By T.V. Antony Raj
Managing anger is challenging, especially when someone provokes us willfully.
We must understand that feeling angry is part of being human. Anger is a normal and healthy emotion that helps us detect and respond instinctively to threatening situations like being attacked, insulted, deceived or frustrated. Even so, uncontrolled anger turns destructive and lead to problems that take a toll on our health, our personal relationships at home, at work, between friends and acquaintances.
Uncontrolled anger could change the overall quality of our life and make us feel as though we are at the mercy of an unpredictable destructive power brimming within us. Anger becomes a problem when it harms us or others.
Charles Spielberger, Ph.D., a psychologist who specializes in the study of anger defines anger as “an emotional state that varies in intensity from mild irritation to intense fury and rage.“
Anger, like other emotions, produces physiological and biological changes: our heart rate and blood pressure go up, as do the levels of our energy hormones, adrenaline, and noradrenaline.
Adrenaline and noradrenaline are catecholamines that play major roles in regulating the ‘inner world’ of the body by the brain. Adrenaline is a key cause of responses to metabolic or global challenges to homeostasis, such as glucoprivation, and of manifestations of emotional distress. Noradrenaline (synonymous with norepinephrine), the main neurotransmitter of the sympathetic nervous system, is responsible for tonic and reflexive changes in cardiovascular tone. Both external and/or internal circumstances can cause anger. One could be angry with a coworker or supervisor or could be angry due to an inadvertent event such as being in the midst of a traffic jam, or confronted with a canceled flight, or one’s anger could be the result of brooding and worrying about one’s personal problems. Even remembering traumatic or aggravating events can trigger angry feelings too.
Some Myths About Anger
- Suppressing anger or ignoring it is unhealthy.
But venting anger is no better. Tirades and outbursts often worsen a situation than making it better.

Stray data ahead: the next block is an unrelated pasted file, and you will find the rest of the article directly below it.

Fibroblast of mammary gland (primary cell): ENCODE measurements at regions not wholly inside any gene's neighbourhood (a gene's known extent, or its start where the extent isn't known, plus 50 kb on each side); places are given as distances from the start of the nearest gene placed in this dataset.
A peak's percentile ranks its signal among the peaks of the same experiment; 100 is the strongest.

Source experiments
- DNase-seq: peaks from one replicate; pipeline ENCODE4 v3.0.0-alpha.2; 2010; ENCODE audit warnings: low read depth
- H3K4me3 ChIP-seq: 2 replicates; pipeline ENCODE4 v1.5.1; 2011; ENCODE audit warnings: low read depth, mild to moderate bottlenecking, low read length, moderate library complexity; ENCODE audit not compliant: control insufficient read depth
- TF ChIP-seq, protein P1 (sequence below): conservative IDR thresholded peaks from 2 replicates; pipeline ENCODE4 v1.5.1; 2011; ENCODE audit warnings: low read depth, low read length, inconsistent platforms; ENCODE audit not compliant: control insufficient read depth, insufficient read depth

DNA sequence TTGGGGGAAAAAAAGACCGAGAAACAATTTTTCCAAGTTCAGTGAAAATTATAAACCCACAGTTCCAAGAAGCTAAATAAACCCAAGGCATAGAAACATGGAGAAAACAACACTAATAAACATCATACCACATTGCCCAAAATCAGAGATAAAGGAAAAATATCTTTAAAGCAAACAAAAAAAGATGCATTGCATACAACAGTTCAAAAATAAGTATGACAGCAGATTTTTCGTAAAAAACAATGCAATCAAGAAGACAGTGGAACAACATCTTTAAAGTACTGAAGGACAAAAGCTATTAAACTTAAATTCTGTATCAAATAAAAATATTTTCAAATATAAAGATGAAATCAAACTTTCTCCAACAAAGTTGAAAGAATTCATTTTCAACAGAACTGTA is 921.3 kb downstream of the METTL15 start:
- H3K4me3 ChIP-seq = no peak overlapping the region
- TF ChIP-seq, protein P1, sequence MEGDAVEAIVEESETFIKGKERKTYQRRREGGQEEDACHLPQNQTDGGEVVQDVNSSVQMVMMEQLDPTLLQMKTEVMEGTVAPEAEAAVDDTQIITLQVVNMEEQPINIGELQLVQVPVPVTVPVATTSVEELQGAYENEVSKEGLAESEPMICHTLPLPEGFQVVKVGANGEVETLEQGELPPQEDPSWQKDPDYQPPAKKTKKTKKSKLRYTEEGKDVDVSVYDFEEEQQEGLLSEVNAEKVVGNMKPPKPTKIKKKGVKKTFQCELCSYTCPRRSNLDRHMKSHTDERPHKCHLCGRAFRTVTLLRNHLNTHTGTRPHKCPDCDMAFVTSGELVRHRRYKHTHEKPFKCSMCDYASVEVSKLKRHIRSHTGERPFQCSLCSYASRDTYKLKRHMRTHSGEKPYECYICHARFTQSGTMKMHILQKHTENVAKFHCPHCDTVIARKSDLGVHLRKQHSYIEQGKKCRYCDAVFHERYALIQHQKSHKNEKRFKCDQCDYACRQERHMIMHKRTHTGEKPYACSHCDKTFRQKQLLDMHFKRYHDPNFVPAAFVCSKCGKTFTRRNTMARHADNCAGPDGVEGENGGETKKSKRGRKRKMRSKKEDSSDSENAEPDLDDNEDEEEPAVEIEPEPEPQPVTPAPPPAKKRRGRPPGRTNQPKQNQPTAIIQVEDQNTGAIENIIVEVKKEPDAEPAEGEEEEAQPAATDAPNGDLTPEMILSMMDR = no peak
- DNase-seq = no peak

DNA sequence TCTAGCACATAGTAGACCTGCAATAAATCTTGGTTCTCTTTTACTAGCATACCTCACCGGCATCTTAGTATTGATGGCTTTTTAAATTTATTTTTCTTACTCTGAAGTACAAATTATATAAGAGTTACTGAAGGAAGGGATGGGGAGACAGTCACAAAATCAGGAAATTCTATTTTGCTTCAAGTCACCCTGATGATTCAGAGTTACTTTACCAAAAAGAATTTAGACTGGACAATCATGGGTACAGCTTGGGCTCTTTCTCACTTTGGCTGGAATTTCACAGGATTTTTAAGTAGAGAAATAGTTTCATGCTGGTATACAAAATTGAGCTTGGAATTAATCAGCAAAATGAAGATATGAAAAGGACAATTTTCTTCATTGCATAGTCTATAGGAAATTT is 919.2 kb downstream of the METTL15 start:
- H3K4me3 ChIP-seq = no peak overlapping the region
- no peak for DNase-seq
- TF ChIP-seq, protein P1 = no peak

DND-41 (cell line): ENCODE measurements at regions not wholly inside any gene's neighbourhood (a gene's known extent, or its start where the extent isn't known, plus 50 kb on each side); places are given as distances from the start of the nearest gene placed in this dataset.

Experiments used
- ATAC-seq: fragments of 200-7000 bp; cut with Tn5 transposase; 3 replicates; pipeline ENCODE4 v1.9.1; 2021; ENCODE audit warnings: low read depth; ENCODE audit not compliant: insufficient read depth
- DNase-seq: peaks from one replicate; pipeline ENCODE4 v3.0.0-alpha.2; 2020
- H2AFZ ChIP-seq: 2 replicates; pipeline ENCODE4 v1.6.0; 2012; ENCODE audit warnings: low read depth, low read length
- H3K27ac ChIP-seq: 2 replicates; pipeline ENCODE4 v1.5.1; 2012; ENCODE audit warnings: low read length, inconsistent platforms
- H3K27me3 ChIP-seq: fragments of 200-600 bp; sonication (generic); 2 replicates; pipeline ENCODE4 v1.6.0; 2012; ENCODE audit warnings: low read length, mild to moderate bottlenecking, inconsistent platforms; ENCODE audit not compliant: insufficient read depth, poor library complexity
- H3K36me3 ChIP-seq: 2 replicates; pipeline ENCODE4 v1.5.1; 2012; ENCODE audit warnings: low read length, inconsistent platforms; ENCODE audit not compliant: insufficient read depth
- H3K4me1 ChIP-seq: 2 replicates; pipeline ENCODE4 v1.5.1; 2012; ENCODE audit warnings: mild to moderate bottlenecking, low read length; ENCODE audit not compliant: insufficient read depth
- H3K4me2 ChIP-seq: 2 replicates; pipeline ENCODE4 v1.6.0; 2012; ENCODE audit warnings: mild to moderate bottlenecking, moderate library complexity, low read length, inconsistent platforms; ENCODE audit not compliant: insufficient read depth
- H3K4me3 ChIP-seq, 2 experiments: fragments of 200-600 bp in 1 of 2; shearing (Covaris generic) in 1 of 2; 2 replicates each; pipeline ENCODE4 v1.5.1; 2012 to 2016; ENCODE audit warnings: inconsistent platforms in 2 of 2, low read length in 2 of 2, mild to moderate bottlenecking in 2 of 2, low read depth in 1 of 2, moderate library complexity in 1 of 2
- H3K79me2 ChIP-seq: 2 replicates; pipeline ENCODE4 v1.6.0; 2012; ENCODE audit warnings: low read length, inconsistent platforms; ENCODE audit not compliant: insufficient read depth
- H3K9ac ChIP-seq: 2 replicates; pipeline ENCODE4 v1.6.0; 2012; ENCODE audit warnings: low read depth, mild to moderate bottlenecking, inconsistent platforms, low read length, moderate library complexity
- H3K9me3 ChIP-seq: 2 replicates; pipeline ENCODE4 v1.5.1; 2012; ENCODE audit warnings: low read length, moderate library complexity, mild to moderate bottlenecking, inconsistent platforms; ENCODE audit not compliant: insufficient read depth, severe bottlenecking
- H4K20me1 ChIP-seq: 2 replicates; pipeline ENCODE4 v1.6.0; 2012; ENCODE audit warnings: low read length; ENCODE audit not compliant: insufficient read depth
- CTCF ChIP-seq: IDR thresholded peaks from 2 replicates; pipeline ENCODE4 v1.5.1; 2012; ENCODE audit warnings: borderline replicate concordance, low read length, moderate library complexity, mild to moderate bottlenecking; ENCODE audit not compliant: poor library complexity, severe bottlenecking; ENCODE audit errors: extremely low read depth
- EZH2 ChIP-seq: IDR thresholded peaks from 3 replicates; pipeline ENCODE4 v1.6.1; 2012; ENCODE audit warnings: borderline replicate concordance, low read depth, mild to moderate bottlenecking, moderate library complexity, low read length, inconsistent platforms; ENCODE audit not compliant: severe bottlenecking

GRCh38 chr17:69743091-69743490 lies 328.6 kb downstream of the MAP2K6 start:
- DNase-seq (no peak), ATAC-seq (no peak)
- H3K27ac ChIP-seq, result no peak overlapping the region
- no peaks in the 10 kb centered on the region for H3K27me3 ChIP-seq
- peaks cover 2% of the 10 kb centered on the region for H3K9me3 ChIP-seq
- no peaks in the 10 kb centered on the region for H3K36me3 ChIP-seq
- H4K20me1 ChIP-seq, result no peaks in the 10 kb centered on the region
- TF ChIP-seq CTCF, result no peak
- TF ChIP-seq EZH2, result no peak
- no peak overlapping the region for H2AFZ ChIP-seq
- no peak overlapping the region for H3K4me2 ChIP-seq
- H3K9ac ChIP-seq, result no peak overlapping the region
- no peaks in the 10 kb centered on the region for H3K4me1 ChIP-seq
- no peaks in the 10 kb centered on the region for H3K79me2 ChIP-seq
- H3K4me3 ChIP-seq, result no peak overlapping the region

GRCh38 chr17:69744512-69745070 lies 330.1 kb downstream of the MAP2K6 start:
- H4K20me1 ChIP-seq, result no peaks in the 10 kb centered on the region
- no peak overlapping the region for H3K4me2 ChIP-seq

- Showing an aggressive attitude and intimidating others when angry help us earn the respect of others and carry out what we want.
If we cannot control ourselves or are not ready to listen and understand opposing viewpoints, then no one would ever show us respect even though they might be afraid of us. Real power comes not by bullying others.
- Anger is an uncontrollable emotion.
We cannot always control the circumstances and the situation we have ourselves got into or how it makes us feel, but we can control the way we express our anger – without being oral or physically abusive. We always have the choice on how we should respond.
Some Dynamics of Anger
- We become more angry when we are stressed and body resources are down.
- We are rarely ever angry for the reasons we think.
- We are often angry when we didn’t get what we needed as a child.
- We often become angry when we see a trait in others we can’t stand in ourselves.
- Underneath many current angers are old disappointments, traumas, and triggers.
- Sometimes we get angry because we were hurt as a child.
- We get angry when a current event brings up an old unresolved situation from the past.
- We often feel strong emotion when a situation has a similar content, words or energy that we have felt before.
Source: Get Your Angries Out
10 Tips to Tame Our Temper